As native advertising continues to grow in prominence, becoming an even more integral part of marketing strategies and bringing in larger chunks of advertising revenue for publishers, the question arises, how can we measure and truly prove the worth of native?
This question becomes all the more imperative to answer as spend on native becomes commonplace. Brands will increasingly insist on harder metrics, proving ROI and ultimately justifying spend.
A recent report by the Native Advertising Institute showed that in 2018, while performance metrics—such as audience engagement and time spent seemed to be on the rise, harder metrics—such as using sales numbers to measure effectiveness seem to be on the decline, at least in the news media industry. 2018, for example, saw a fall in the number of publishers using sales as a metric, dropping from 32% of those surveyed in 2017 to 24% in 2018.
The magazine industry, according to another NAI report, seems to be shifting slightly more toward the harder metrics, with sales as a metric becoming more prominent among magazine executives—lifting from 26% in 2017 to 28% in 2018. Along the same lines, purchasing intent as a metric is being used more frequently—17% in 2018, up from 10%. The fact of the matter is, though, traffic (a metric used by 67% of magazine executives) and audience engagement (a metric used by 73%) are still by far the most popular KPIs.
Perhaps these sorts of measures have cut it up to now, but industry experts predict this won’t be the case for long.
“ They are simply prerequisites for success. Advertisers, though, are often times looking for ‘harder’ conversion metrics,” states the report in response to the overwhelming reliance on these softer metrics within the industry
A call for harder metrics
In a recent ebook put out by NAI, 39 native advertising experts gave their predictions as to what 2019 would hold for the industry. A topic that seemed to be on a lot of minds was how we measure the success of native advertising. More specifically, the need for better performance indicators, more in line with client business objectives.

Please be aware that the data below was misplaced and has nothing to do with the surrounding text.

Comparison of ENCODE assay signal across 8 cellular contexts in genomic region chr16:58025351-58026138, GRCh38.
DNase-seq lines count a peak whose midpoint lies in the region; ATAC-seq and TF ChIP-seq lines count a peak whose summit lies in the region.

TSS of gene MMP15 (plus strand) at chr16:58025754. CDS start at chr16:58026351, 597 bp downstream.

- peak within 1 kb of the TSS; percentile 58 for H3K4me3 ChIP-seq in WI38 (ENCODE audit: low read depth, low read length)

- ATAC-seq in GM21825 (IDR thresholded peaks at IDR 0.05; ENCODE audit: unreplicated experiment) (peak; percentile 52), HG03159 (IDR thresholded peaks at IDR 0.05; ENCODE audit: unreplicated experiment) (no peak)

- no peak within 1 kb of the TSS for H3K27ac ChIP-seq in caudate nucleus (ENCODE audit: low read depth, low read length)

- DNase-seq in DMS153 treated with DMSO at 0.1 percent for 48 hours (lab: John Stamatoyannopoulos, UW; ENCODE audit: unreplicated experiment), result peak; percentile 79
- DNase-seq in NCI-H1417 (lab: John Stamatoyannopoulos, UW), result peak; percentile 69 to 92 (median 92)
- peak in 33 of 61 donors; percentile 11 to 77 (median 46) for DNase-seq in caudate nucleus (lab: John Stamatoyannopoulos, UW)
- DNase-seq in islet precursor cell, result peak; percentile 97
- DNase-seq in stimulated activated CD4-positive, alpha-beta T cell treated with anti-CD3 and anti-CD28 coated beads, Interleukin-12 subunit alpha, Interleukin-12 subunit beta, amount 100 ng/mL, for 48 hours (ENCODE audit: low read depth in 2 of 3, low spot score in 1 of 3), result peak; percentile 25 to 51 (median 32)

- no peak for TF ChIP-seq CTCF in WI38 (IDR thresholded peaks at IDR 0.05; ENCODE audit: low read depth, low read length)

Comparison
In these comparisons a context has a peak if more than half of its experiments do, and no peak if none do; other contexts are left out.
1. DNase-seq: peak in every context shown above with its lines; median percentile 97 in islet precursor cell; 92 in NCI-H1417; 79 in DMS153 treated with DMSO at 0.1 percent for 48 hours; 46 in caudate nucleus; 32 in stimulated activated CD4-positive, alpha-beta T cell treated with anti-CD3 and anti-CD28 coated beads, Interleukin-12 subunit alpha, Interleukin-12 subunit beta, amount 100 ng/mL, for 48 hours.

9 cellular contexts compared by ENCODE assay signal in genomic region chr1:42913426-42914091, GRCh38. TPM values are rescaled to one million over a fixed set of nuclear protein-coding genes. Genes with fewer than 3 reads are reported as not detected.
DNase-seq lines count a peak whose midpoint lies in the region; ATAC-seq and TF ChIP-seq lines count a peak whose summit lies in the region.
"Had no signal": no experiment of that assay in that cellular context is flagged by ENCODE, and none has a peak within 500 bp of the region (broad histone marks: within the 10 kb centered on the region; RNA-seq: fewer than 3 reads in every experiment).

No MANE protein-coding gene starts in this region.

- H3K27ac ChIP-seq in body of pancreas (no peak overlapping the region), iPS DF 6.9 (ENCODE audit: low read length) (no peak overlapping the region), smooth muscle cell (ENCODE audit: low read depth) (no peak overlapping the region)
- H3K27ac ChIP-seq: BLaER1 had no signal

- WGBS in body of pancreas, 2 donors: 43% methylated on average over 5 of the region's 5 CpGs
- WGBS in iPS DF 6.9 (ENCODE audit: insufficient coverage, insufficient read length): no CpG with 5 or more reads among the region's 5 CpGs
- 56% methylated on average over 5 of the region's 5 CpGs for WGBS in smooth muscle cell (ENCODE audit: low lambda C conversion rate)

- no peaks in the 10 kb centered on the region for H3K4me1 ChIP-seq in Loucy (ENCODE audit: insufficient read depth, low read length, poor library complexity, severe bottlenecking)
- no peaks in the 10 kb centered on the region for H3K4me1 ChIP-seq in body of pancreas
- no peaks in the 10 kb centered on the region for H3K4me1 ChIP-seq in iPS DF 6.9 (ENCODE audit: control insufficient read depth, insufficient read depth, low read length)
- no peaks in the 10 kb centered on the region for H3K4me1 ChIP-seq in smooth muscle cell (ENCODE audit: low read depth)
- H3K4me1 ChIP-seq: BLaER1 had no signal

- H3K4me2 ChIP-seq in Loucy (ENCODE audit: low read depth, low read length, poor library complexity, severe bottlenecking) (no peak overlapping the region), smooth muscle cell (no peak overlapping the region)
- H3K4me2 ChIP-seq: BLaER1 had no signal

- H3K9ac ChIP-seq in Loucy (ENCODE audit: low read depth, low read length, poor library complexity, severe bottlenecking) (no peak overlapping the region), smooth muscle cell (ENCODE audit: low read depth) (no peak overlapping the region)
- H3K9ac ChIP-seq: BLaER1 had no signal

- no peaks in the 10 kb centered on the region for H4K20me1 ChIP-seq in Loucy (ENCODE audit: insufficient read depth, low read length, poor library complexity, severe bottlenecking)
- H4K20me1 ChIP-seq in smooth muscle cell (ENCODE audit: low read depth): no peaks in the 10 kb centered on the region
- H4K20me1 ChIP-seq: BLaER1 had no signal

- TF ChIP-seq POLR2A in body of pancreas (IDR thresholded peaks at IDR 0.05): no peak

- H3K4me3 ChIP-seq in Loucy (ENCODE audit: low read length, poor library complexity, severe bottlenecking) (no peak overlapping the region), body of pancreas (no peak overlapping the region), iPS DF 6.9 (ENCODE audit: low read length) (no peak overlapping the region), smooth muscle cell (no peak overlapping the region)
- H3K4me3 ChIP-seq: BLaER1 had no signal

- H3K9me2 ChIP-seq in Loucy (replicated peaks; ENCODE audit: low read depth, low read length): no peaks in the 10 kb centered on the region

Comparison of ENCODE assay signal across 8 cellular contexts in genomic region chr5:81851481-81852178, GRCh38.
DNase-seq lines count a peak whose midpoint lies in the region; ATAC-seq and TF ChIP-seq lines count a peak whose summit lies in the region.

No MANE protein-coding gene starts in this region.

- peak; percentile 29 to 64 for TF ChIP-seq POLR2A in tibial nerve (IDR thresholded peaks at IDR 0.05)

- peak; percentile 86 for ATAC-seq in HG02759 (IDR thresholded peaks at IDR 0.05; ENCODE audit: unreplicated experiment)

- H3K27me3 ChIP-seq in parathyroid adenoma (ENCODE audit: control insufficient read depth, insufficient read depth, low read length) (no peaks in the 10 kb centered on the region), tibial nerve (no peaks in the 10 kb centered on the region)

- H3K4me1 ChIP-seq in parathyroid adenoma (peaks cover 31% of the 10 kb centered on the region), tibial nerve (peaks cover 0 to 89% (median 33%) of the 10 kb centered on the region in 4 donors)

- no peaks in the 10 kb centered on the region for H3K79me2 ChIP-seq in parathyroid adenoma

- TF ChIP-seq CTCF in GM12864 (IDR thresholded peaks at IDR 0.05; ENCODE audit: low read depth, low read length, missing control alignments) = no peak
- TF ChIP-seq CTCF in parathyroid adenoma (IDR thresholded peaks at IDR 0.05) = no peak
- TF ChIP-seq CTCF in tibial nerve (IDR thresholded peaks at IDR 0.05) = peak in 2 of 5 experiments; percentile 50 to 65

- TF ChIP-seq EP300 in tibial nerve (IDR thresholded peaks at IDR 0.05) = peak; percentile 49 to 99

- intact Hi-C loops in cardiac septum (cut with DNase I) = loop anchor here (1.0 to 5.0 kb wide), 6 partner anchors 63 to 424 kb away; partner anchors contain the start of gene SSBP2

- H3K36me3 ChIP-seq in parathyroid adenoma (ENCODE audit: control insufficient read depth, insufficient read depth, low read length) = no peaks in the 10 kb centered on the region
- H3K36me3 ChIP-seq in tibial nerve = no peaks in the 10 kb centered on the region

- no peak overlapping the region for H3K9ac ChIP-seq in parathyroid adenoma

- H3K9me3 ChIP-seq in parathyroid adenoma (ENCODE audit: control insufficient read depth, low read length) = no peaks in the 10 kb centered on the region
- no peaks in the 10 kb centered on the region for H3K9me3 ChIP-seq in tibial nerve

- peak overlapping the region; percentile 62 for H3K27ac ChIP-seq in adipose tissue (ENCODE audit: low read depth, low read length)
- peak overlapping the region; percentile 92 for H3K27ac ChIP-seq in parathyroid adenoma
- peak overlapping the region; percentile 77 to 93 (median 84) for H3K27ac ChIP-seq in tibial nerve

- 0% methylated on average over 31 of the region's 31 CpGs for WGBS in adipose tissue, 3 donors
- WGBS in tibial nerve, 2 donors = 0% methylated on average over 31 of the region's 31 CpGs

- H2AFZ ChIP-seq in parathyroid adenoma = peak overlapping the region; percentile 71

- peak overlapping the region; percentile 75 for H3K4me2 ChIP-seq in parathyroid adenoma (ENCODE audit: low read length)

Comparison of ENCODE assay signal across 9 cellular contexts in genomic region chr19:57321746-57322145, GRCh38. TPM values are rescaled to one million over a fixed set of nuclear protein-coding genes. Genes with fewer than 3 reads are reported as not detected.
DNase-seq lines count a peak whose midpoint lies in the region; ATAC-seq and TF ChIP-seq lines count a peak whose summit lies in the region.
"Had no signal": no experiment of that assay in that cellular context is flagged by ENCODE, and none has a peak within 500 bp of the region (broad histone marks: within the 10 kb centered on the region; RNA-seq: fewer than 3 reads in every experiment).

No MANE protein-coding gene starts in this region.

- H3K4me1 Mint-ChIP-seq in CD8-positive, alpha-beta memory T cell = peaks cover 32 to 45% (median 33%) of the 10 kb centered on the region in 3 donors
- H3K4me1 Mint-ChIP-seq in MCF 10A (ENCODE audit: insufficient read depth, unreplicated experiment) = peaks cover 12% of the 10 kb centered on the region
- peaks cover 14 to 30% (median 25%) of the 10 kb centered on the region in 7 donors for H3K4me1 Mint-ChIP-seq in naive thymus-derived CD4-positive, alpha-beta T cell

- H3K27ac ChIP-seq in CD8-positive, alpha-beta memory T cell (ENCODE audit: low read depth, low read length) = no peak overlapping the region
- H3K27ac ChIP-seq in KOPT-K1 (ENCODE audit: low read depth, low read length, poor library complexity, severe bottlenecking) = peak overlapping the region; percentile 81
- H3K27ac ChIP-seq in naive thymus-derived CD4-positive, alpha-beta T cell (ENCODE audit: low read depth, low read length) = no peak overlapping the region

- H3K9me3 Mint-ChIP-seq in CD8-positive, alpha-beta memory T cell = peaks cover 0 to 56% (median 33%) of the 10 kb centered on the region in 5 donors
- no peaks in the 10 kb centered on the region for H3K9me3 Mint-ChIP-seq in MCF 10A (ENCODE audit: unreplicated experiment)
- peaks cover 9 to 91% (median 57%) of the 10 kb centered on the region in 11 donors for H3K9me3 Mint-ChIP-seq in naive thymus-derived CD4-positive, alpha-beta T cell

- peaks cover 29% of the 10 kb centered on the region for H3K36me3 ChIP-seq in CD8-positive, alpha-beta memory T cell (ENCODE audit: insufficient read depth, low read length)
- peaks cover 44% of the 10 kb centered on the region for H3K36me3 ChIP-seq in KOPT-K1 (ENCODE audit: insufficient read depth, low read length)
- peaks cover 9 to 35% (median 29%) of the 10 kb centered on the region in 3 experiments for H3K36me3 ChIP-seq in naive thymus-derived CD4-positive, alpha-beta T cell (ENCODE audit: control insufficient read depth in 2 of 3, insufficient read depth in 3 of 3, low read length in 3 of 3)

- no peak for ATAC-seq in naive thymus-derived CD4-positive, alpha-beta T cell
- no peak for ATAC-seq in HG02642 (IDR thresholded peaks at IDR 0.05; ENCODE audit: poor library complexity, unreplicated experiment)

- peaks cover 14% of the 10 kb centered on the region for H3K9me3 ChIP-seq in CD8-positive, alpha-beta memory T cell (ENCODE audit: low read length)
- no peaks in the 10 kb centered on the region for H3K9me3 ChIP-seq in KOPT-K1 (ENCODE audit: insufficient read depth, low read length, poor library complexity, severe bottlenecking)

“Good native advertising must, at least, be measured on what kind of relevant content it attracts and, more importantly, on client KPIs,” explains Pierre Wingren, Head of Native Advertising & Programmatic at N365 Group. He continues:
“In 2019 there will be no such thing as a “great piece” if it’s not delivering on the agreed upon KPIs. Whether it’s sales, B2B leads or just engaging and relevant traffic is, of course, up to the client. For years we’ve been talking about this and we can now see a trend where more clients are becoming aware.”
In other words, as native advertising continues to become a more formalised practice, we can’t get away with just trying to produce great content pieces, we need to drive specific results and be looking at the proper metrics for proof that we are.
“Native Advertising is maturing and with this growth, advertisers will demand a data and insights-led approach, across all project phases. The data and insights spotlight will require proof that the right content is being planned, that the correct optimizations are being administered in flight and that KPIs are being measured to determine ultimate success….2019 will be the year of ‘prove it,’” predicts Dan Rubin, Executive Director at Studio M, Meredith Corporation.
Brands will need to step up too
These ideas seem to be a call to action, not only for publishers or creators of content but also for the brands that commission it. Because as Melanie Deziel, Brand Storytelling Keynote Speaker and Founder of StoryFuel, explains “Those brands who get distracted by shiny new objects in the form of formats or social platforms will find themselves chasing vanity metrics and short-term goals without long-term satisfaction and meaningful impact on their marketing goals.”